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How will the world change after the coronavirus?


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#61
MarcZ

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Al Jazeera has an article kind of relevant to this topic:

 

https://www.aljazeer...6055223989.html

 

For the record I do not necessarily agree with everything said in the above article but just some food for thought.



#62
PhoenixRu

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This whole outbreak has only served to further convince me that the CPC needs to go.

 

Unlike Maximus, this whole outbreak has only served to further convince me in superiority (moral, intellectual, cultural, organizational) of Far East over West. They are just wiser than us (in this "us" I also include Russia). In the short term, this will lead to growth of Chinese soft power and will become a painful blow to Western self-confidence. In the long-term... who knows? But if the Chinese are destined to rule the world, I do not mind. They have just proved: they really deserve this unlike the current hegemon.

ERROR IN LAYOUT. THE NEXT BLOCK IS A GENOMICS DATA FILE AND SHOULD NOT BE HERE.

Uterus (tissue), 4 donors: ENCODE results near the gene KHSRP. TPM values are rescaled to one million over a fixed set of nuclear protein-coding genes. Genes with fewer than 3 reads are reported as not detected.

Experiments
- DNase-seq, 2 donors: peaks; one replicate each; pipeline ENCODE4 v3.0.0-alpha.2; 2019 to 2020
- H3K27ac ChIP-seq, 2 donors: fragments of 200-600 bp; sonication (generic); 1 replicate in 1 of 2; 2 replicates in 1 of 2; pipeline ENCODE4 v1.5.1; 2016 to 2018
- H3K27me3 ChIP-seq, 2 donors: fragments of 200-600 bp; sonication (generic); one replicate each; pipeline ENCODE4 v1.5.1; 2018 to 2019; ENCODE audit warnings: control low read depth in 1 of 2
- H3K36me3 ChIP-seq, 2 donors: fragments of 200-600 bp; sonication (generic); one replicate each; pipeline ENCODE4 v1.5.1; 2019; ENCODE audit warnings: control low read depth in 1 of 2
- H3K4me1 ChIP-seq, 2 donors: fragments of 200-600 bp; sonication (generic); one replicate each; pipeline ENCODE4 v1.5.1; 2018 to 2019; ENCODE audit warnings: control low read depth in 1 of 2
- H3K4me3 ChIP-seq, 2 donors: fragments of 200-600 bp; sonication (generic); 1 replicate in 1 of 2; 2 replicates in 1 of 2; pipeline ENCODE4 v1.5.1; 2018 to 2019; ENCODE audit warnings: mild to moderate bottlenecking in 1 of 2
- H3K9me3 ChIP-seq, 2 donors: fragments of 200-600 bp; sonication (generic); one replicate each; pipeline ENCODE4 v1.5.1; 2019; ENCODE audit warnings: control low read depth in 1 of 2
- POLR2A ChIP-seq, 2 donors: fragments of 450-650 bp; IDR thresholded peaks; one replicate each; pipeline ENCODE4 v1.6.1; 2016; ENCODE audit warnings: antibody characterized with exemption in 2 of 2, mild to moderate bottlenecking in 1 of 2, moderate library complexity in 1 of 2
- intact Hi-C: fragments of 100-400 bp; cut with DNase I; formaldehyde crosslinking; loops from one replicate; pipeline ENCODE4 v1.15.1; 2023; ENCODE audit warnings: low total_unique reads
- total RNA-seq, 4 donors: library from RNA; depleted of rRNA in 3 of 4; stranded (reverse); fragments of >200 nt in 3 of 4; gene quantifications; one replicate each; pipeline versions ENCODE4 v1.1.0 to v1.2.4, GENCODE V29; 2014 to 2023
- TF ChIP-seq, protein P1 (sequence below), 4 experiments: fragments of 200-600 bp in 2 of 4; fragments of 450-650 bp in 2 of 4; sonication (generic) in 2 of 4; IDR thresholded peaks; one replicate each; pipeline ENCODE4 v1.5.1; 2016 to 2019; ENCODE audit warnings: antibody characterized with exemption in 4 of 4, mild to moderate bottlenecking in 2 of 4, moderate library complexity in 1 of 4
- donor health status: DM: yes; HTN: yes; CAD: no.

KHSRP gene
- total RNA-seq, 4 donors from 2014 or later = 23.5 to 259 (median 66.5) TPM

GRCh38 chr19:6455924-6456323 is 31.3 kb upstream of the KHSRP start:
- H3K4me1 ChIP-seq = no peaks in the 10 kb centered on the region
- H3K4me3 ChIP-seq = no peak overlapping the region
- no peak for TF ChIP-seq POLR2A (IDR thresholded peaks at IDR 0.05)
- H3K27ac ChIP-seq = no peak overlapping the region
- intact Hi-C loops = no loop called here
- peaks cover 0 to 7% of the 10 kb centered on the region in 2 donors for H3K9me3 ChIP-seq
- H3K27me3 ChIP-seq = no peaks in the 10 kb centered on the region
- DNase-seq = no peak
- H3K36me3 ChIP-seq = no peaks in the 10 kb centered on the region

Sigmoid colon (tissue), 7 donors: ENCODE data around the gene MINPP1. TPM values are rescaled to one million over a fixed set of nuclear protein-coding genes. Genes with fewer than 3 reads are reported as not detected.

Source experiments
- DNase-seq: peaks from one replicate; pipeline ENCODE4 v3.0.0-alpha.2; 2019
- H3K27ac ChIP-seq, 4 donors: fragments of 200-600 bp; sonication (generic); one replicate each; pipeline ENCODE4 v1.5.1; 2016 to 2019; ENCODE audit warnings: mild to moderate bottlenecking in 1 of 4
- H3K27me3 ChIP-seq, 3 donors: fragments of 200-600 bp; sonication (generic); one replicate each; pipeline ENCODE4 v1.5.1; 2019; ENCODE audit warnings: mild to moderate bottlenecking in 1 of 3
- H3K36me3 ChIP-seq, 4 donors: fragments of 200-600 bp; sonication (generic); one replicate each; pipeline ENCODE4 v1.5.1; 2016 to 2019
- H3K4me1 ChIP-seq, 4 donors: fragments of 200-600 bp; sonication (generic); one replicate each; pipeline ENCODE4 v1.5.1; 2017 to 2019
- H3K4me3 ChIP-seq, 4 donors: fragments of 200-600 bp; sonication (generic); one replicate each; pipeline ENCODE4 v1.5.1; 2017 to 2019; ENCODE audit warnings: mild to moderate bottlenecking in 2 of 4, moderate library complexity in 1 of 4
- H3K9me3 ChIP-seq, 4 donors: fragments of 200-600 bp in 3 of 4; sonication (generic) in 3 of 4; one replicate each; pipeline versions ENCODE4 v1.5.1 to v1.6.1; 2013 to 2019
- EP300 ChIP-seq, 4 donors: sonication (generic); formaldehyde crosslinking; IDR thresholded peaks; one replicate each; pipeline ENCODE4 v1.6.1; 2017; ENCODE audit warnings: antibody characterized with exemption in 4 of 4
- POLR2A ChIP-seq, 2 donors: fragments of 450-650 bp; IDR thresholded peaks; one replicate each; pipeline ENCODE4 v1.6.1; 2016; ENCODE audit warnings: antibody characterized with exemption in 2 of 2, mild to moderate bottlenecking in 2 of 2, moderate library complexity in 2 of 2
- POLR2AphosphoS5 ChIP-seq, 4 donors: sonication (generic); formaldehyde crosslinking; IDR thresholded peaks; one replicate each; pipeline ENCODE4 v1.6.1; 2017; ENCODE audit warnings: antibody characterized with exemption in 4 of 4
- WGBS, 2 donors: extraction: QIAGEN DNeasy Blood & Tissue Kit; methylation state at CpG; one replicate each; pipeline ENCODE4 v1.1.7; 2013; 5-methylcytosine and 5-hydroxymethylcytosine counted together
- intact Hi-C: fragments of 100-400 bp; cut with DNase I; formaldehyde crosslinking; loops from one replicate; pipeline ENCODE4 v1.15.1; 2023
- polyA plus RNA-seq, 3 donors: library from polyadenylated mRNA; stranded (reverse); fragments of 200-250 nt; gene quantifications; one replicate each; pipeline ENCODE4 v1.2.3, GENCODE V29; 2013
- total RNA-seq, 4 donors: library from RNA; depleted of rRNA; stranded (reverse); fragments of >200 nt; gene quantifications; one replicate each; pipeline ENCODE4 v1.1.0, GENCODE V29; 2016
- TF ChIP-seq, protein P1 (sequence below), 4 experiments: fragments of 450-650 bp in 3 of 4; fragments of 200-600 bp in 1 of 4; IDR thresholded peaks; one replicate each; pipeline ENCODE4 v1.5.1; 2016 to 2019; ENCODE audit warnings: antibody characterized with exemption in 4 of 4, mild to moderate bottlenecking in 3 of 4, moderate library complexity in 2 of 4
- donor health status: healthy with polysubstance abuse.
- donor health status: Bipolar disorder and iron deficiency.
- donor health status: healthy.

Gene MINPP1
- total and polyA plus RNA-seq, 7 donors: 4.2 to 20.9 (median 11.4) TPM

This Italian guy got it right, that's why he's replacing the EU flag to Chinese:

Oh Ru, I really did miss you  :lol: .

 

An opinion (machine translation from French, I think):

 

Eric Zemmour: “the Virus has demonstrated the strength of Asia and stressed the degradation of Europe” (Le Figaro, France)

 

The choice of the unconditional winner it is the law of all great wars... Coronavirus is war, as stated by Emmanuel Macron, and many other heads of state, and she is no exception to the rule. At first, everyone thought that the epidemic will cause irreparable blow to China. Europe and the United States defiantly rejoiced in the misfortunes of the Chinese. We laughed at the lack of basic hygiene, excessive pollution, the tyrannical restrictions of totalitarian regimes. And then China has managed to get out of a difficult position, while European countries have plunged into this nightmare.